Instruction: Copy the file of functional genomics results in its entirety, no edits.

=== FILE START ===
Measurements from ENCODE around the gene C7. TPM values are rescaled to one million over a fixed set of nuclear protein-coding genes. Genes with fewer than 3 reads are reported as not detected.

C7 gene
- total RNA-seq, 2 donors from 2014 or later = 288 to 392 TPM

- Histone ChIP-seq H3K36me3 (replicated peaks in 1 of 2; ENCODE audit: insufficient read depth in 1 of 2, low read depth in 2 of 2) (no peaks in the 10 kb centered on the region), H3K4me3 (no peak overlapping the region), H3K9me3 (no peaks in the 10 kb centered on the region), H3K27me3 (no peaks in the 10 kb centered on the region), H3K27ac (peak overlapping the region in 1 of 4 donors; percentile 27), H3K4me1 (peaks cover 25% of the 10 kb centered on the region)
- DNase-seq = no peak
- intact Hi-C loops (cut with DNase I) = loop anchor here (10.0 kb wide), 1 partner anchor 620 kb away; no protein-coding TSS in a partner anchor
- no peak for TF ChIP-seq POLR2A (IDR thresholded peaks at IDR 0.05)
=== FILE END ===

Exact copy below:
Measurements from ENCODE around the gene C7. TPM values are rescaled to one million over a fixed set of nuclear protein-coding genes. Genes with fewer than 3 reads are reported as not detected.

C7 gene
- total RNA-seq, 2 donors from 2014 or later = 288 to 392 TPM

- Histone ChIP-seq H3K36me3 (replicated peaks in 1 of 2; ENCODE audit: insufficient read depth in 1 of 2, low read depth in 2 of 2) (no peaks in the 10 kb centered on the region), H3K4me3 (no peak overlapping the region), H3K9me3 (no peaks in the 10 kb centered on the region), H3K27me3 (no peaks in the 10 kb centered on the region), H3K27ac (peak overlapping the region in 1 of 4 donors; percentile 27), H3K4me1 (peaks cover 25% of the 10 kb centered on the region)
- DNase-seq = no peak
- intact Hi-C loops (cut with DNase I) = loop anchor here (10.0 kb wide), 1 partner anchor 620 kb away; no protein-coding TSS in a partner anchor
- no peak for TF ChIP-seq POLR2A (IDR thresholded peaks at IDR 0.05)